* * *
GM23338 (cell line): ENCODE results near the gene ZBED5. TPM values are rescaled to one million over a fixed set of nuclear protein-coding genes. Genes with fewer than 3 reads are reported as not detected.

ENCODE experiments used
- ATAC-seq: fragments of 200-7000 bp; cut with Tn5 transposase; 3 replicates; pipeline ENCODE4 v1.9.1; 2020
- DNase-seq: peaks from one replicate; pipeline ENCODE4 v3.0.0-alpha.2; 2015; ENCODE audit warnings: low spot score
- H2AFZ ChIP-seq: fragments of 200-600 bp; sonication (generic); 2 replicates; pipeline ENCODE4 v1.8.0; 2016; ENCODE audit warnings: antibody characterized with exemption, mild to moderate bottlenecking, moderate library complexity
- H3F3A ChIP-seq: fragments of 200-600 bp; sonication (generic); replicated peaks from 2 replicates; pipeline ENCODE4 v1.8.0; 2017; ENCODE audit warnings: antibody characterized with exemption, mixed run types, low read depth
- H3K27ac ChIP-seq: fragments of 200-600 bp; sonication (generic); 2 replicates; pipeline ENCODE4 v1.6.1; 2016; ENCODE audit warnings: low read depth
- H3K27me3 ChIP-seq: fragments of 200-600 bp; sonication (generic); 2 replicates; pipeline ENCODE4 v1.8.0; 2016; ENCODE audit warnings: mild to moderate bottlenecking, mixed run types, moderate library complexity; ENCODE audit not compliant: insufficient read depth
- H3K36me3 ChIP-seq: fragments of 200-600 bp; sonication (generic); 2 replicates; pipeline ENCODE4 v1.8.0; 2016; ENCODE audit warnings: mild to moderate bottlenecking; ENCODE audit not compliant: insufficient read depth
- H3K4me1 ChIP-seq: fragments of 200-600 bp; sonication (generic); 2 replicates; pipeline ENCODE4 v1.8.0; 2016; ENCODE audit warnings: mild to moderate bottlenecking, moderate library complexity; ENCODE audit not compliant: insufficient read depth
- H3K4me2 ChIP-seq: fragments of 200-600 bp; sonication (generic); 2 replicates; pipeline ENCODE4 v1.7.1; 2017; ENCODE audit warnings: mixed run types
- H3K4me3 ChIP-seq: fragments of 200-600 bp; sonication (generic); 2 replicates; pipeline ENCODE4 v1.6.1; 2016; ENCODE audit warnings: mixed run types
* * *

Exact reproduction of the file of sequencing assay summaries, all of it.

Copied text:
GM23338 (cell line): ENCODE results near the gene ZBED5. TPM values are rescaled to one million over a fixed set of nuclear protein-coding genes. Genes with fewer than 3 reads are reported as not detected.

ENCODE experiments used
- ATAC-seq: fragments of 200-7000 bp; cut with Tn5 transposase; 3 replicates; pipeline ENCODE4 v1.9.1; 2020
- DNase-seq: peaks from one replicate; pipeline ENCODE4 v3.0.0-alpha.2; 2015; ENCODE audit warnings: low spot score
- H2AFZ ChIP-seq: fragments of 200-600 bp; sonication (generic); 2 replicates; pipeline ENCODE4 v1.8.0; 2016; ENCODE audit warnings: antibody characterized with exemption, mild to moderate bottlenecking, moderate library complexity
- H3F3A ChIP-seq: fragments of 200-600 bp; sonication (generic); replicated peaks from 2 replicates; pipeline ENCODE4 v1.8.0; 2017; ENCODE audit warnings: antibody characterized with exemption, mixed run types, low read depth
- H3K27ac ChIP-seq: fragments of 200-600 bp; sonication (generic); 2 replicates; pipeline ENCODE4 v1.6.1; 2016; ENCODE audit warnings: low read depth
- H3K27me3 ChIP-seq: fragments of 200-600 bp; sonication (generic); 2 replicates; pipeline ENCODE4 v1.8.0; 2016; ENCODE audit warnings: mild to moderate bottlenecking, mixed run types, moderate library complexity; ENCODE audit not compliant: insufficient read depth
- H3K36me3 ChIP-seq: fragments of 200-600 bp; sonication (generic); 2 replicates; pipeline ENCODE4 v1.8.0; 2016; ENCODE audit warnings: mild to moderate bottlenecking; ENCODE audit not compliant: insufficient read depth
- H3K4me1 ChIP-seq: fragments of 200-600 bp; sonication (generic); 2 replicates; pipeline ENCODE4 v1.8.0; 2016; ENCODE audit warnings: mild to moderate bottlenecking, moderate library complexity; ENCODE audit not compliant: insufficient read depth
- H3K4me2 ChIP-seq: fragments of 200-600 bp; sonication (generic); 2 replicates; pipeline ENCODE4 v1.7.1; 2017; ENCODE audit warnings: mixed run types
- H3K4me3 ChIP-seq: fragments of 200-600 bp; sonication (generic); 2 replicates; pipeline ENCODE4 v1.6.1; 2016; ENCODE audit warnings: mixed run types